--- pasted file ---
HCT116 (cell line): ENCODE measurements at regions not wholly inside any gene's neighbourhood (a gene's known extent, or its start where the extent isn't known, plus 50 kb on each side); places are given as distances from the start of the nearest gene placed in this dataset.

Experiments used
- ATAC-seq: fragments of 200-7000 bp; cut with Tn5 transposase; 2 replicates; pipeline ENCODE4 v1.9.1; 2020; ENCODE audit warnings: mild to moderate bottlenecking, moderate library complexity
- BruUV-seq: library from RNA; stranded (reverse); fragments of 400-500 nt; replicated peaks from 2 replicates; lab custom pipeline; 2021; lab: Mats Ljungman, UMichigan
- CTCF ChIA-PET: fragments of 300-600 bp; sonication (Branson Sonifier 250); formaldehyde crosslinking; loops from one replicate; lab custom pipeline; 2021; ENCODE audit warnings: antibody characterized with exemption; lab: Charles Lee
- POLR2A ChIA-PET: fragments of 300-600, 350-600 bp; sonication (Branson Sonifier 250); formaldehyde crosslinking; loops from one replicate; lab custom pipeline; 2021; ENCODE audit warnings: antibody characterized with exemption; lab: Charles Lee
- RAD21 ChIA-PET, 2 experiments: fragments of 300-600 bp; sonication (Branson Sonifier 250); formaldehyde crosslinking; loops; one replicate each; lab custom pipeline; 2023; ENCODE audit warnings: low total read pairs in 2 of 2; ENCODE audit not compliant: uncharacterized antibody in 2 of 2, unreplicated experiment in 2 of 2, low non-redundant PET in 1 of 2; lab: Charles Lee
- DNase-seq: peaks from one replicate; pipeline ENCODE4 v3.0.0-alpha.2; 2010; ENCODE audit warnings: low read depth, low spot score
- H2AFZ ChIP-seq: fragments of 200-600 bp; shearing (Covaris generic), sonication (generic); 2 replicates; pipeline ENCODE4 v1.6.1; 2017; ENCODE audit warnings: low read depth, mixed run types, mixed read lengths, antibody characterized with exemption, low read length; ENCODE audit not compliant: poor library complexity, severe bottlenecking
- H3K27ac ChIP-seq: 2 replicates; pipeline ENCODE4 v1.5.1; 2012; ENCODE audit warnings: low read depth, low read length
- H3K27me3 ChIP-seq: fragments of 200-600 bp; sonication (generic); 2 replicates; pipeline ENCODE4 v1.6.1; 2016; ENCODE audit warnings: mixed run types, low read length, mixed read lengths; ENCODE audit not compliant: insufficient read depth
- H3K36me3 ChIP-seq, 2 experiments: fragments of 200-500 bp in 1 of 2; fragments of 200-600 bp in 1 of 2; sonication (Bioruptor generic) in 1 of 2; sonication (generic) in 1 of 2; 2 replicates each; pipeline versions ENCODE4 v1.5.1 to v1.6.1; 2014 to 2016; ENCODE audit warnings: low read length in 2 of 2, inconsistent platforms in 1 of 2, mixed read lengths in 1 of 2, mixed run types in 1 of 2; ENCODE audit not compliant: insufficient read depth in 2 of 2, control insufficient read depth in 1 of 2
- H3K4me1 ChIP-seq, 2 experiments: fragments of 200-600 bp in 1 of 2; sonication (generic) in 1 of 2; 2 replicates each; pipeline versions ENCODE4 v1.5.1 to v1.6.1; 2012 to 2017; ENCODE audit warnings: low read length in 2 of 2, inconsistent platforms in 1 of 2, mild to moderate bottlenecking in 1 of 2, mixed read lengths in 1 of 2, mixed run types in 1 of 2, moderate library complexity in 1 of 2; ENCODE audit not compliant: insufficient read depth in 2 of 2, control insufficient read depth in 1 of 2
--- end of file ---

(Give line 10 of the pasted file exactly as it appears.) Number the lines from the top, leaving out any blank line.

- H3K27ac ChIP-seq: 2 replicates; pipeline ENCODE4 v1.5.1; 2012; ENCODE audit warnings: low read depth, low read length